There are over 130 different nationalities represented in Cayman, which means there are drivers from all around the world where traffic laws can be quite different. It is therefore crucial that drivers know the rules of Cayman’s roads.
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Here’s what you need to know:
- We drive on the left-hand side of the road
- Seatbelts must be worn by all passengers
- Turning left on a red light, only after a full stop, is allowed and is legal
- Using a mobile phone (unless hands-free) while driving is illegal
- We have a few four-way stops. These work on the basis of whoever gets to the four-way stop first after making a full stop, proceeds first
- The speed limit signs in Cayman are circular with a red outline and displayed in mph
- The speed limit on the Island varies between 25mph-50mph. Speeding tickets are freely dispersed to people who go over the limit
- The speed limit for school zones is 15mph when a) amber lights are flashing or b) road markings or signs are posted
- All drivers must give way to pedestrians on pedestrian crossings
- Headlights must be fitted to dip left. Cars being imported from the US take note
- The use of fog lights is not allowed
- You cannot overtake if there is a solid single or double white (or yellow) line in the centre of the road
- Accidents: The law requires that in the event of an accident involving injury to person/ animal/vehicle, you must exchange names, addresses, DOB, registration numbers and your insurance details. Or report the accident to the police within 24 hours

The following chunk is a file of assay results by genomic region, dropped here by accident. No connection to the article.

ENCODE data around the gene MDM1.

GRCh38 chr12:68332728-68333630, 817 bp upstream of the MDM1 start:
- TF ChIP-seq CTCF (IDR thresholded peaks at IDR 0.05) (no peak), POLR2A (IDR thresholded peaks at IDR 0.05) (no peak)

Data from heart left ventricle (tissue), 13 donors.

- Tinted Car Windows: Front windows can be tinted, but must allow a minimum of 35% light transmission through. Rear windows can be made darker to a maximum of 15%. A strip of tint (any degree), no more than six inches may be placed on the windshield.
Visit www.dvdl.gov.ky for more information.
Roundabouts have proven so popular as a means of controlling traffic flow that there are now over two dozen located around Grand Cayman, including a couple of three-lane roundabouts. If you are unfamiliar with how roundabouts work, and want to avoid an accident, then please learn these rules.
Using the Centre Turning Lane
The turning lane in the centre of some roads is designed to help drivers turn without holding up other drivers. The lane should never be used for overtaking.
School Buses & School Zones
Under the Traffic Act, when a school bus has its lights flashing and has stopped to allow children to get on or off, drivers are NOT permitted to pass the bus. This applies to vehicles approaching the bus from the opposite lane, as well as those behind the bus.
If you approach a bus that is letting children off, stop at least 20ft away and wait until the bus has pulled away before you continue driving.
You should also pay attention to the 15mph speed limits in designated school zones to ensure the safety of youngsters. At certain times of the day, warning lights flash outside the schools, indicating to drivers that they need to reduce their speed to 15mph.